Iran seeks expanded IRGC presence in Gaza Strip

LONDON — Iran has been pressing to expand its presence in the Gaza
Strip.

Arab diplomatic sources said the Iranian leadership was urging the Hamas
government of Prime Minister Ismail Haniyeh to allow additional military
trainers into the Gaza Strip.

The sources said Iran, particularly its Islamic Revolutionary Guard Corps, wants to build a credible military force in the Gaza Strip to confront Israel in any future regional war.

Iranian supreme leader Ayatollah Ali Khamenei greets Hamas Prime Minister Ismail Haniyeh. /AFP

Iranian supreme leader Ayatollah Ali Khamenei greets Hamas Prime Minister Ismail Haniyeh. /AFP

“Iran wants Gaza to be as capable as Hizbullah,” a diplomatic
source said. “This means that Hamas and its allies would have tens of thousands of missiles and rockets that could paralyze central and southern Israel.”

The sources said Iran has pledged to renew financial aid to Hamas in
exchange for an expanded IRGC presence. They said IRGC would shape the Hamas military and merge it with such powerful Palestinian militias as Islamic Jihad and Popular Resistance Committees.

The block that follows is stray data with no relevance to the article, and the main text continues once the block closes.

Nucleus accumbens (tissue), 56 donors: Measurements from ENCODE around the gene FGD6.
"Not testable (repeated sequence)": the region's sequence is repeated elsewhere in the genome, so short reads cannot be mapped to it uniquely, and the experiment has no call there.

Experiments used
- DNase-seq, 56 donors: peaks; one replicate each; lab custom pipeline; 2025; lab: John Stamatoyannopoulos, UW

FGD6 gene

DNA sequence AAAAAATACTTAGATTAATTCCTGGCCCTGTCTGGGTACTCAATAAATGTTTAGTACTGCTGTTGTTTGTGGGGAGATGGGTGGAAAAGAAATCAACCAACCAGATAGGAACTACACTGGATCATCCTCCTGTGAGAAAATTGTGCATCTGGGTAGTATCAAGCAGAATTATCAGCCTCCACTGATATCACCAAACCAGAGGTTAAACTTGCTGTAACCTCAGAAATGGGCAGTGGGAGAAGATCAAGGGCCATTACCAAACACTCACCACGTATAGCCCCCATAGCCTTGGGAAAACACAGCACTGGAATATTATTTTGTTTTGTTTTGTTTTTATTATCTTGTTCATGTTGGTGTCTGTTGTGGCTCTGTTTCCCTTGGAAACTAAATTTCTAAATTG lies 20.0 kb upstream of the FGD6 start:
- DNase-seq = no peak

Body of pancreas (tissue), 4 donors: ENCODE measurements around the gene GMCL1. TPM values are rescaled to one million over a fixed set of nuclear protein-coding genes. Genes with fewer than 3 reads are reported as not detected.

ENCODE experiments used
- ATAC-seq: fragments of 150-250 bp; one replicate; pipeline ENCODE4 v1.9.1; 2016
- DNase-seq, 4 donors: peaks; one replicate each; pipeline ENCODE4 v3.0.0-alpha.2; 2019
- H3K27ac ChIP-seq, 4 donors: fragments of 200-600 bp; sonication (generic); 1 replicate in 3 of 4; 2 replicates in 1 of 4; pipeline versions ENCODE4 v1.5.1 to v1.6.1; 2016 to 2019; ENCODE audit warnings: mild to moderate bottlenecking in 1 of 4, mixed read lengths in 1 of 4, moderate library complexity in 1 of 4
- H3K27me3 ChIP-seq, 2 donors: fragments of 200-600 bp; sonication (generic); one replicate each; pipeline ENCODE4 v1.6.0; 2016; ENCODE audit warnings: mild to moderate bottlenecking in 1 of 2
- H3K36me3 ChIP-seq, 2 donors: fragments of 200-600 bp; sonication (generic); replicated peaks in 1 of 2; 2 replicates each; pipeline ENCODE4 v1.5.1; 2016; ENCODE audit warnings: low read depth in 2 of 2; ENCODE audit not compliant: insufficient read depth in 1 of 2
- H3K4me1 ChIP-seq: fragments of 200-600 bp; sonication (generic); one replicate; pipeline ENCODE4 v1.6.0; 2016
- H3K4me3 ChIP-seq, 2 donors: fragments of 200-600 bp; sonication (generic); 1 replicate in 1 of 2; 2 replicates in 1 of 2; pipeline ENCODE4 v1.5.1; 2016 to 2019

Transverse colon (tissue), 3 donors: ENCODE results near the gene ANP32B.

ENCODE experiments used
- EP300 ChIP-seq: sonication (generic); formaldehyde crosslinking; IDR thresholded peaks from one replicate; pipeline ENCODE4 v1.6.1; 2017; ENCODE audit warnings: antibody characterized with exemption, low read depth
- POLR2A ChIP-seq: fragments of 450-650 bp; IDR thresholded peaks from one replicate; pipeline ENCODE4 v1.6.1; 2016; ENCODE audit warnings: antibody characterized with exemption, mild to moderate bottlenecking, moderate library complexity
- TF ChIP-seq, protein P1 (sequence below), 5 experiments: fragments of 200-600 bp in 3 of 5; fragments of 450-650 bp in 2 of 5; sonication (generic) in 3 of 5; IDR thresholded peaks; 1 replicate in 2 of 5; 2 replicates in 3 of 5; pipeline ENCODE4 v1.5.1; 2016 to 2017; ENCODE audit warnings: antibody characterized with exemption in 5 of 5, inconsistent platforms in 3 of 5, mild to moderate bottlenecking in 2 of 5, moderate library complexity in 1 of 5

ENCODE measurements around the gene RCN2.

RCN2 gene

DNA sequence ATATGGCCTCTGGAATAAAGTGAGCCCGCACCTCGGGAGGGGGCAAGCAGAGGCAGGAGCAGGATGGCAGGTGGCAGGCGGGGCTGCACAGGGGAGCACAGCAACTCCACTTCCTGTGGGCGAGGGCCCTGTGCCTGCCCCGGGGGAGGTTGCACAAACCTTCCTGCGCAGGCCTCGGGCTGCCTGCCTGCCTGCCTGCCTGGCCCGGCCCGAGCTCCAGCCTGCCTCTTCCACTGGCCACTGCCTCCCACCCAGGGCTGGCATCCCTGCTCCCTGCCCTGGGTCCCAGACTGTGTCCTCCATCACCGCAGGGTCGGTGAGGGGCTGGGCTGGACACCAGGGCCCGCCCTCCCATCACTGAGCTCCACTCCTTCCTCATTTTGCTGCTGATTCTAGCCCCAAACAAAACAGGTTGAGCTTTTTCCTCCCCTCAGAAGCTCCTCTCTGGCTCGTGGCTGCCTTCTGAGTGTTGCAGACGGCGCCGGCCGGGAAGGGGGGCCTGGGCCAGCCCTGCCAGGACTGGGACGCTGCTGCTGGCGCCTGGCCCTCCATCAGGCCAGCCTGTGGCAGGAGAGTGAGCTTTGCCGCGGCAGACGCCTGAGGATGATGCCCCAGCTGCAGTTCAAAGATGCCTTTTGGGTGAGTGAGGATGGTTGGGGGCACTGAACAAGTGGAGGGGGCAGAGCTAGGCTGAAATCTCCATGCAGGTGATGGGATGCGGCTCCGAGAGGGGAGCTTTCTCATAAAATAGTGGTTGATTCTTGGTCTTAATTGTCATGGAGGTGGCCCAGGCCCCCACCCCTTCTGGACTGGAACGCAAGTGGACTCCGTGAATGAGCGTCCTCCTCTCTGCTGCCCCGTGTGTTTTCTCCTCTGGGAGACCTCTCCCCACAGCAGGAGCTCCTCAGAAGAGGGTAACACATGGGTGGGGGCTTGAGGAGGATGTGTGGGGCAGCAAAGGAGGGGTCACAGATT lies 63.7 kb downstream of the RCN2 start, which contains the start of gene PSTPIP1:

“In effect, Iran would take over Hamas and the militias, training and
equipping them jointly and commanding any future war,” the source said.

The Lebanese daily Al Mustaqbal said the Iranian leadership focused on
its military plan during the visits by Haniyeh and his de factor foreign
minister, Mahmoud Zahar, to Teheran in February and March 2012. Al Mustaqbal
said the Iranian leaders sought a Hamas commitment for full military
coordination in any war with Israel.

Iran has already deployed several senior officers, most of them
Palestinians trained by IRGC, in the Gaza Strip. The sources said the
Iranian presence was being coordinated with a member of the Hamas political
bureau, Imad Alami, a former Hamas envoy to Teheran and who arrived in the
Gaza Strip in late 2011.

“The Hamas leadership is not happy with the Iranian campaign, but might
not be able to resist,” the source said.

 

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Special to WorldTribune.com

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